Self-Directed Neuroplasticity is the third new field that's revolutionizing our understanding of adult development. It's a new science that's focused on exploring our ability to intentionally influence the neurobiological architecture that our brains and minds are constantly creating, disassembling and recreating. In the past, we thought that, once we were past adolescence, the architectural structure of our brains was fixed, stable. And that the prospect across most our lives was for the loss of functions and the reduction of capabilities. Today, Self-Directed Neuroplasticity is showing us that our brains are not fixed, that post adolescence their architectures are not deteriorating. In fact, we're learning that the brain is not a hardwired machine that eventually wears out. Instead, it's a highly adaptable, malleable, and dynamic organ, capable throughout our lives of generating new axons, dendrites, neurons, synapses, neurobiological connections and networks. Neuroscientist Marco Iacoboni, who's working at UCLA's Brain Research Institute and its Brain Mapping Center, says it this way, “The brain has an almost boundless capacity for reshaping itself over the years, for adapting, for expanding its power, while accumulating knowledge and recording experiences. Modern neuroscience tells us that the aging brain is no longer a declining brain. Instead, it's a learning organ built for resilience and adaptation. One whose limits are still being explored." Put simply, Self-Directed Neuroplasticity is telling us that we can use our minds to change our brains, and we can also use our brains to change our minds.
Given the research I'm aware of, I think the base question that emerges out of these three new Mindset Architecture research fields is, "Which comes first, the mind we use to change our brains, or the brain we use to change our minds?"
Two of Self-Directed Neuroplasticity's favorite aphorisms offer an answer to this question that to me seems persuasive: The first aphorism is, "What I see is down to me." The second is, "Neurons that fire together wire together." For me, these two maxims suggest that the answer to the question of "Which comes first? is that the best place to start your adult development effort, especially one that's aimed at transforming your brain/minds' neuronal architecture, is the one that starts by using our minds to decide which is the best way to go about changing our brains.
TLO's adult Development Arcs
Just below is TLO's "Developmental Arcs" graphic. I'm sharing it here because I believe it's a thinking tool we can use to help us use our minds to decide what the best ways of changing our brains are.
if you study this "map," on its left side you'll see the "Neural Networks" column. In this column I've listed the seven architectural networks that I've concluded are our brain's key architectural components. Essentially, I'm suggesting that our brains' architecture is made up of at least seven pivotal neural networks; our Reality Network, our Causality Network, our Identity Network, and so on through the seventh and last network, our Theory of Mind Network. Given that this model is reasonably accurate, then we should be able to use it to decide which one of these seven neural networks is the best place for each of us to start a personal effort that's aimed at transforming our own brain's neural architecture. Deciding which specific neural network to focus our attention on is one way we can use our mind to change our brain.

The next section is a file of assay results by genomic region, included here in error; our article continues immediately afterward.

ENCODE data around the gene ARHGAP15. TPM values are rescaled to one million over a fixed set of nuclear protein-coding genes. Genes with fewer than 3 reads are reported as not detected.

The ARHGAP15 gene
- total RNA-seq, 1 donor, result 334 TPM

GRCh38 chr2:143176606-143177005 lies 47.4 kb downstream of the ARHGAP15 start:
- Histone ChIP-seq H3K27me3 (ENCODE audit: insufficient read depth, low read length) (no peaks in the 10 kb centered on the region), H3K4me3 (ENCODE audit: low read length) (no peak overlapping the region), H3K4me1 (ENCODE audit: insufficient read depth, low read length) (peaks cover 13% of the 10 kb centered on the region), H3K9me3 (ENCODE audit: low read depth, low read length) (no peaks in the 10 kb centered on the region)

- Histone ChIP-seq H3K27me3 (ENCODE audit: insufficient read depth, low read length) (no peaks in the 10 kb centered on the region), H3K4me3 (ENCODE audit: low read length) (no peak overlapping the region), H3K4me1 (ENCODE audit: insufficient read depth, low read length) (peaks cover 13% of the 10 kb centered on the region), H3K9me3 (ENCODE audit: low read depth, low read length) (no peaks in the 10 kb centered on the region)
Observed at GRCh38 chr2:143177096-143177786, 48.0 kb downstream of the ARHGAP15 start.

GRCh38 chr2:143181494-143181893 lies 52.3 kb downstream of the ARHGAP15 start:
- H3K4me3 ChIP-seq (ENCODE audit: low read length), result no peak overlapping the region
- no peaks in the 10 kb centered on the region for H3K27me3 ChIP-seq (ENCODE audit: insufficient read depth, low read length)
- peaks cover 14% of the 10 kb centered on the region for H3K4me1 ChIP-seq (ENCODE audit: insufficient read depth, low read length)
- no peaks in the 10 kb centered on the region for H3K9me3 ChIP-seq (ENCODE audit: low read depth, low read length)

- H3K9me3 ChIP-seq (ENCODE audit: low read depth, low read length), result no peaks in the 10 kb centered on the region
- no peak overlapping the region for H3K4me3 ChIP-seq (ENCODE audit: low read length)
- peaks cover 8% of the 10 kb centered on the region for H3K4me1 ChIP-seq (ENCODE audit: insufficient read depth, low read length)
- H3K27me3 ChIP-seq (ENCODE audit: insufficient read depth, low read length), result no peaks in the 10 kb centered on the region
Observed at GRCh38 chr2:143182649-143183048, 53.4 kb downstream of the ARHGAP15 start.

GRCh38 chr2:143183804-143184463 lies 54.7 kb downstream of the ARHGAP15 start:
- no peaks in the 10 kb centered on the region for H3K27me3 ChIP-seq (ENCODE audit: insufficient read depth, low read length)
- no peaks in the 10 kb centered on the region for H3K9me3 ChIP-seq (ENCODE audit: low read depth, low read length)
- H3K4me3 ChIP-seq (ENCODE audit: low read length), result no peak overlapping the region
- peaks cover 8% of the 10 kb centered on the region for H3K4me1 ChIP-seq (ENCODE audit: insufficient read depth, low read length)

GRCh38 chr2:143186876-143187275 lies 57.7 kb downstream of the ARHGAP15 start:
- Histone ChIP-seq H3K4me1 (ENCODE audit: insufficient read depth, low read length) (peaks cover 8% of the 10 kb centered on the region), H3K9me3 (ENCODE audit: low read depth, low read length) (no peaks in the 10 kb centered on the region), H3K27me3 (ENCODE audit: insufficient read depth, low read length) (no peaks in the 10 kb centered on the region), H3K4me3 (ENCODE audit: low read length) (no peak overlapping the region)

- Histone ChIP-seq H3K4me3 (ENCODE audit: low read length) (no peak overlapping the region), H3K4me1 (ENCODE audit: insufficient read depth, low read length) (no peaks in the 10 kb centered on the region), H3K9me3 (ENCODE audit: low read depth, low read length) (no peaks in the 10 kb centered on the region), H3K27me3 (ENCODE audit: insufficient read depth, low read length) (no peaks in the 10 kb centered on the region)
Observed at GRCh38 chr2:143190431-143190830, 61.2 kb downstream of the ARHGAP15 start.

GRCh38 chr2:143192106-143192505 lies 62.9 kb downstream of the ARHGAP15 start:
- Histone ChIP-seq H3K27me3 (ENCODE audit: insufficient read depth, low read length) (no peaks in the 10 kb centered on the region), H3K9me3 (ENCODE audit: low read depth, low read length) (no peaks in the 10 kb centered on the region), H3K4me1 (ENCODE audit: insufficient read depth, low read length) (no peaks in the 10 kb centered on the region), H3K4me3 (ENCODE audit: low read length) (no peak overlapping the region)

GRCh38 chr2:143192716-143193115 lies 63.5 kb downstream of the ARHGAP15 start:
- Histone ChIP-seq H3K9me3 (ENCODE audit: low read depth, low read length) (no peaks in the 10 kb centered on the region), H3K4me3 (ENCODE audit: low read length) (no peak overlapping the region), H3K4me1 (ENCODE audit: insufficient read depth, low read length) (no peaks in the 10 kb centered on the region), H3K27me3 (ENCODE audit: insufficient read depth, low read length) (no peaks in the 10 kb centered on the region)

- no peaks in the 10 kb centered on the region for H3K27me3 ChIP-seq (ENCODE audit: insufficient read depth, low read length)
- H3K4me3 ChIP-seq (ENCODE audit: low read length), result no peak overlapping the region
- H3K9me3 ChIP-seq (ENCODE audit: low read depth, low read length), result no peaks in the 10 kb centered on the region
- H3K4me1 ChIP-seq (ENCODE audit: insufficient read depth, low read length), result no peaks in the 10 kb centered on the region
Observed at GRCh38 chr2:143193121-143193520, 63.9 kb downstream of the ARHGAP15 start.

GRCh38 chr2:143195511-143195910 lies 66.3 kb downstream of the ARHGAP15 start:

Study this graphic and see what you think. Do you agree? Is the best way to start an adult development journey that's aimed at transforming an adult's neurobiological infrastructure best launched and orchestrated simply by deciding to "mindfully attend to" one of TLO's seven neural networks ?
We've devoted a lot of time and energy to the task we've just suggested you experiment with. So far its working for us. We're predicting that it will work for you too. If you do the research, we think you'll come to the same conclusion we have; the most effective way to launch transformative learning journeys is by using your mind's conceptual abilities to construct a model of your brain/mind's neurbiolocal components.
Exploring New Developments
Just above, we're suggesting our brain/mind's architecture has seven neurobiological components. Obviously, it's up to you to agree or disagree with this hypothesis. But, if you disagree, the Biopsychosocial, Embodied Cognition, and Self-Directed Neuroplasticity sciences that we've described just above suggest that, if you disagree, you should be able to use the insights and discoveries these three sciences have made available to us to develop your own architectural model of our brains and minds. Once you've developed your own model, you can decide which of your model's neurobiological networks you're going to work with.
After this, the big question obviously becomes, "What do we need to do to transform, in a positive direction, the neuronal network or networks we're trying to develop in order to progress through the mindset truces that Dr. Kegan has labeled our 2nd, 3rd, 4th, and 5th Orders of Consciousness?" What exactly do we do to spark neurobiological alterations in our brains and metacognitive thinking patterns in our minds so that there's developmental movement along the continuum that Dr. Kegan posted up as the progression from the Self-Sovereign Mind to the Self-Transforming Mind?